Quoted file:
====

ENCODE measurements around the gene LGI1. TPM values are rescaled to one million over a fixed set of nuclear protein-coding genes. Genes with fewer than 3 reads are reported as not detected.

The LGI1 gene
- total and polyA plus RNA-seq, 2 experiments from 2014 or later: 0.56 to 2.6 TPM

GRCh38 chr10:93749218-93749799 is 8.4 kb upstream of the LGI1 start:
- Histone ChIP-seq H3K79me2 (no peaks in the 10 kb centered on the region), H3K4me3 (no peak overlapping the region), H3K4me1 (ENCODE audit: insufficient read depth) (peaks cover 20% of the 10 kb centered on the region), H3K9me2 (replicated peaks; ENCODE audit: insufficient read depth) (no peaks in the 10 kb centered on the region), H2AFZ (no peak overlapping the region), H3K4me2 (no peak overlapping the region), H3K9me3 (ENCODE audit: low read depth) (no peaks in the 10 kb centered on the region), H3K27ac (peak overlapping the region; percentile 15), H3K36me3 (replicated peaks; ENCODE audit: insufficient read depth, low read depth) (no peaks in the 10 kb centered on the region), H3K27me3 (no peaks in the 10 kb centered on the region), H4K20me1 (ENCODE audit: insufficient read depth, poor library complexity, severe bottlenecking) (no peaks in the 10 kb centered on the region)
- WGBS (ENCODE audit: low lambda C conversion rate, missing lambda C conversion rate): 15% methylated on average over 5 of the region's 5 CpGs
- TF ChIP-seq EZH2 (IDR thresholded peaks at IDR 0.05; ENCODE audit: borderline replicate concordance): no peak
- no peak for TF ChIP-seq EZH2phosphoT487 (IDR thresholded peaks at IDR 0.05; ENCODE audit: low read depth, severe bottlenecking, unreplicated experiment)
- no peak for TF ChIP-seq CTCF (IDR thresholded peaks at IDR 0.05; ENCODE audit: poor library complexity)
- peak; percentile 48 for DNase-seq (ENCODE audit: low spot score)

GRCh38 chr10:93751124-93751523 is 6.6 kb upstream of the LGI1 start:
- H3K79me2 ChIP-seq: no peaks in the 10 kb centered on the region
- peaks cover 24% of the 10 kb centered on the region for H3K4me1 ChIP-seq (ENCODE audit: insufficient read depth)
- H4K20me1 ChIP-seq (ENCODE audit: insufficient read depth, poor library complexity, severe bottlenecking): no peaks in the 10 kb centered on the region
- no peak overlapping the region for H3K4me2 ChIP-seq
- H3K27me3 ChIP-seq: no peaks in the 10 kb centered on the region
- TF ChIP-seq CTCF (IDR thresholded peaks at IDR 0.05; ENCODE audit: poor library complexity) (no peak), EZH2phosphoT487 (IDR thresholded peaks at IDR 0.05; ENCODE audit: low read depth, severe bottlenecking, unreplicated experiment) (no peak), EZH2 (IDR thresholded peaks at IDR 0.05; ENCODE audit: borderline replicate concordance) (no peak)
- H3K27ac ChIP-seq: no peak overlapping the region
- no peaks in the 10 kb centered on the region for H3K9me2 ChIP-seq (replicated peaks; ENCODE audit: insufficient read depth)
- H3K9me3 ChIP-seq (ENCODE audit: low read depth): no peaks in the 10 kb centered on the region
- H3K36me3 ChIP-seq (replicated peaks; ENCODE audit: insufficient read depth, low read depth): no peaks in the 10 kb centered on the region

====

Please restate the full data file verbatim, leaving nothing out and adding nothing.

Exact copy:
ENCODE measurements around the gene LGI1. TPM values are rescaled to one million over a fixed set of nuclear protein-coding genes. Genes with fewer than 3 reads are reported as not detected.

The LGI1 gene
- total and polyA plus RNA-seq, 2 experiments from 2014 or later: 0.56 to 2.6 TPM

GRCh38 chr10:93749218-93749799 is 8.4 kb upstream of the LGI1 start:
- Histone ChIP-seq H3K79me2 (no peaks in the 10 kb centered on the region), H3K4me3 (no peak overlapping the region), H3K4me1 (ENCODE audit: insufficient read depth) (peaks cover 20% of the 10 kb centered on the region), H3K9me2 (replicated peaks; ENCODE audit: insufficient read depth) (no peaks in the 10 kb centered on the region), H2AFZ (no peak overlapping the region), H3K4me2 (no peak overlapping the region), H3K9me3 (ENCODE audit: low read depth) (no peaks in the 10 kb centered on the region), H3K27ac (peak overlapping the region; percentile 15), H3K36me3 (replicated peaks; ENCODE audit: insufficient read depth, low read depth) (no peaks in the 10 kb centered on the region), H3K27me3 (no peaks in the 10 kb centered on the region), H4K20me1 (ENCODE audit: insufficient read depth, poor library complexity, severe bottlenecking) (no peaks in the 10 kb centered on the region)
- WGBS (ENCODE audit: low lambda C conversion rate, missing lambda C conversion rate): 15% methylated on average over 5 of the region's 5 CpGs
- TF ChIP-seq EZH2 (IDR thresholded peaks at IDR 0.05; ENCODE audit: borderline replicate concordance): no peak
- no peak for TF ChIP-seq EZH2phosphoT487 (IDR thresholded peaks at IDR 0.05; ENCODE audit: low read depth, severe bottlenecking, unreplicated experiment)
- no peak for TF ChIP-seq CTCF (IDR thresholded peaks at IDR 0.05; ENCODE audit: poor library complexity)
- peak; percentile 48 for DNase-seq (ENCODE audit: low spot score)

GRCh38 chr10:93751124-93751523 is 6.6 kb upstream of the LGI1 start:
- H3K79me2 ChIP-seq: no peaks in the 10 kb centered on the region
- peaks cover 24% of the 10 kb centered on the region for H3K4me1 ChIP-seq (ENCODE audit: insufficient read depth)
- H4K20me1 ChIP-seq (ENCODE audit: insufficient read depth, poor library complexity, severe bottlenecking): no peaks in the 10 kb centered on the region
- no peak overlapping the region for H3K4me2 ChIP-seq
- H3K27me3 ChIP-seq: no peaks in the 10 kb centered on the region
- TF ChIP-seq CTCF (IDR thresholded peaks at IDR 0.05; ENCODE audit: poor library complexity) (no peak), EZH2phosphoT487 (IDR thresholded peaks at IDR 0.05; ENCODE audit: low read depth, severe bottlenecking, unreplicated experiment) (no peak), EZH2 (IDR thresholded peaks at IDR 0.05; ENCODE audit: borderline replicate concordance) (no peak)
- H3K27ac ChIP-seq: no peak overlapping the region
- no peaks in the 10 kb centered on the region for H3K9me2 ChIP-seq (replicated peaks; ENCODE audit: insufficient read depth)
- H3K9me3 ChIP-seq (ENCODE audit: low read depth): no peaks in the 10 kb centered on the region
- H3K36me3 ChIP-seq (replicated peaks; ENCODE audit: insufficient read depth, low read depth): no peaks in the 10 kb centered on the region